Where Do You Start Your Digital Transformation?

Michael Eisner May 18, 2020 Digital Transformation

Where Do You Start Your Digital Transformation?

Many organizations are familiar with the concept of digital transformation through automation. They are aware that process automation makes businesses more efficient, more profitable, and perhaps most importantly, saves organizations precious time. Yet, the fear of replacing familiar processes, as well as a lack of awareness about where to start, keeps many businesses owners from moving towards automation.

In this article, we briefly look at digital transformation through the lens of process automation and why businesses do it, as well as provide some tips about where to get started with digitally transforming your business.

The process and reasons for automation

Digital transformation can be an intimidating concept for some organizations. Yet, at the most fundamental level, digital transformation simply means swapping out outdated processes with more efficient, digital ones. For instance, replacing manual, paper-based record systems with cloud-based software.

To be sure, there are countless reasons why businesses, both large and small, look to automate their processes. Some of the more common reasons include:

  • Reducing costs (i.e., reducing paperwork)
  • Increasing organization
  • Streamlining communications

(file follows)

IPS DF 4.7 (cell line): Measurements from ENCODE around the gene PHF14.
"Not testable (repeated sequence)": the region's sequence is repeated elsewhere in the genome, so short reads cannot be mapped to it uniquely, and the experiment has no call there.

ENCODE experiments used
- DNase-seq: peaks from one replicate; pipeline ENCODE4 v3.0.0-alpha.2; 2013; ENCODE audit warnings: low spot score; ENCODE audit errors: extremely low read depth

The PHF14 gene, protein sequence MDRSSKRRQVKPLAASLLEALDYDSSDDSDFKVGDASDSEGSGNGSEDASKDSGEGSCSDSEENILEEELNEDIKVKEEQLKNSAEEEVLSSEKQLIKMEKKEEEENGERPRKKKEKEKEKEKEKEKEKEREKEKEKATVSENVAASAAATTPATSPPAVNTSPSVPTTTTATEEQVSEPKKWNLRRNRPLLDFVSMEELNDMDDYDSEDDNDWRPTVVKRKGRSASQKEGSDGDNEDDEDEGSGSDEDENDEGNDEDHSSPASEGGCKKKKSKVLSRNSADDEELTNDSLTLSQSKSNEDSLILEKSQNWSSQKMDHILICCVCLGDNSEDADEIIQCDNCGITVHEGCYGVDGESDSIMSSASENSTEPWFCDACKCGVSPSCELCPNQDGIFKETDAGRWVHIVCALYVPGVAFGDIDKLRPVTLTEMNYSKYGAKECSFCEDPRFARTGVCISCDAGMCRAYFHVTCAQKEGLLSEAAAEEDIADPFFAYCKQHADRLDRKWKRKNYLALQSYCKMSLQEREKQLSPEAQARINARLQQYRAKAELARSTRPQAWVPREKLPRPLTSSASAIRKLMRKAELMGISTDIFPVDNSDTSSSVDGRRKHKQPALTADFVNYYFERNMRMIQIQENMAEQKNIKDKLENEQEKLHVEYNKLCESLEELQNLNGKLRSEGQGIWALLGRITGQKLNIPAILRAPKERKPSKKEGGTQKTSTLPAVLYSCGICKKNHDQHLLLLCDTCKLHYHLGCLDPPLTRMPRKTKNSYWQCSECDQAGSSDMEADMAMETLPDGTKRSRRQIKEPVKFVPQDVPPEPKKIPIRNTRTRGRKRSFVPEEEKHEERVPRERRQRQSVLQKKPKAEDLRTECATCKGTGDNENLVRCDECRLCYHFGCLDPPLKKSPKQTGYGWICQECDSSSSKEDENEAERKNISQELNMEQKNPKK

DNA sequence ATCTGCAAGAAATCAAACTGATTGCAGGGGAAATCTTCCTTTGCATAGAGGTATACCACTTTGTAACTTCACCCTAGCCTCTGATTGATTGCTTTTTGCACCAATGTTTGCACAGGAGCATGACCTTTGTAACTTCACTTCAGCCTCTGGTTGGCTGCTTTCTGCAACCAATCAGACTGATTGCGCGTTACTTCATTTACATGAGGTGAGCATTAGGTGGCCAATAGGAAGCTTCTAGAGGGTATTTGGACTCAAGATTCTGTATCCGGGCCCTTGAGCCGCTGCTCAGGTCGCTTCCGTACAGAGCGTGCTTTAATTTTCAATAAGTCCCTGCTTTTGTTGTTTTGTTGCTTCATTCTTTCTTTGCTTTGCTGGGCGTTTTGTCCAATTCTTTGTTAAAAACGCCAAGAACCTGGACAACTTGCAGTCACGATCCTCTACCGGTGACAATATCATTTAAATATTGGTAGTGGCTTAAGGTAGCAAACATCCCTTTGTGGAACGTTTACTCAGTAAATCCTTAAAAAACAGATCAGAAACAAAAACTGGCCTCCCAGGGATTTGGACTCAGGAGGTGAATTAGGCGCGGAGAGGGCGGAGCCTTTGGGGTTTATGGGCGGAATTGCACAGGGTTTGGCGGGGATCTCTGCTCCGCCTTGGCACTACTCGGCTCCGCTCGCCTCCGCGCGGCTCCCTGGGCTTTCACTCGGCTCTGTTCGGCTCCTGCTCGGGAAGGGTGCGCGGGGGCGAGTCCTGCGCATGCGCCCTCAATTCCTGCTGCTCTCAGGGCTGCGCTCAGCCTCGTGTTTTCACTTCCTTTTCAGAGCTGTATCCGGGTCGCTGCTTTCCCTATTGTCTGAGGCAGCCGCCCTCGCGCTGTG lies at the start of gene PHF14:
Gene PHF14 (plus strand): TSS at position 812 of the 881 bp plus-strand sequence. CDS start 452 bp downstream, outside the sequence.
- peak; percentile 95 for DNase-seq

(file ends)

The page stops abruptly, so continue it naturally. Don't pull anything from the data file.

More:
• Improving customer communication and service
  • Reducing human error
  • Maintaining consistency
  • Increasing accountability

Many of your competitors intend to or have already begun moving towards automation. According to a McKinsey report that surveyed 1,500 business executives across all industries and regions, some 66% responded that addressing potential skills gaps related to automation and digitization was a top-10 priority, while 30% said it was a top-5. Moreover, a research study conducted by Unit4 found that 67% of participants identified implementing digital solutions as an important factor to remaining competitive.

To remain competitive in the coming years, organizations will need to continually implement efficient and cost-effective processes to better serve their customers.

How to start automating your business

To be sure, there is more than one way to get started with automation. The process, however, generally includes the following steps:

  • Identifying
  • Evaluating
  • Preparing
  • Implementing
  • Analyzing

Identify processes for automation

In many ways this first step is the most important. Clearly defining the problem is a necessary precursor to finding the solution. Many businesses that fail to automate processes do so because they adopt an “all or nothing” approach. They want to fully automate their businesses. The best approach, however, is to identity each process in your organization’s workflows that you wish to automate but focus on only one at a time.

Look for areas of your business that are repetitive and time consuming. For instance, customer onboarding may consume a disproportionate amount of your team’s time. Scalable processes like onboarding are a great place to start. You could automate your onboarding process and try it out on one customer at a time. Once the process is optimized, you can integrate it systemwide before moving onto the next.

Maintain a detailed list of each process that you wish to automate. In the second step, you will evaluate your options.

Evaluate your options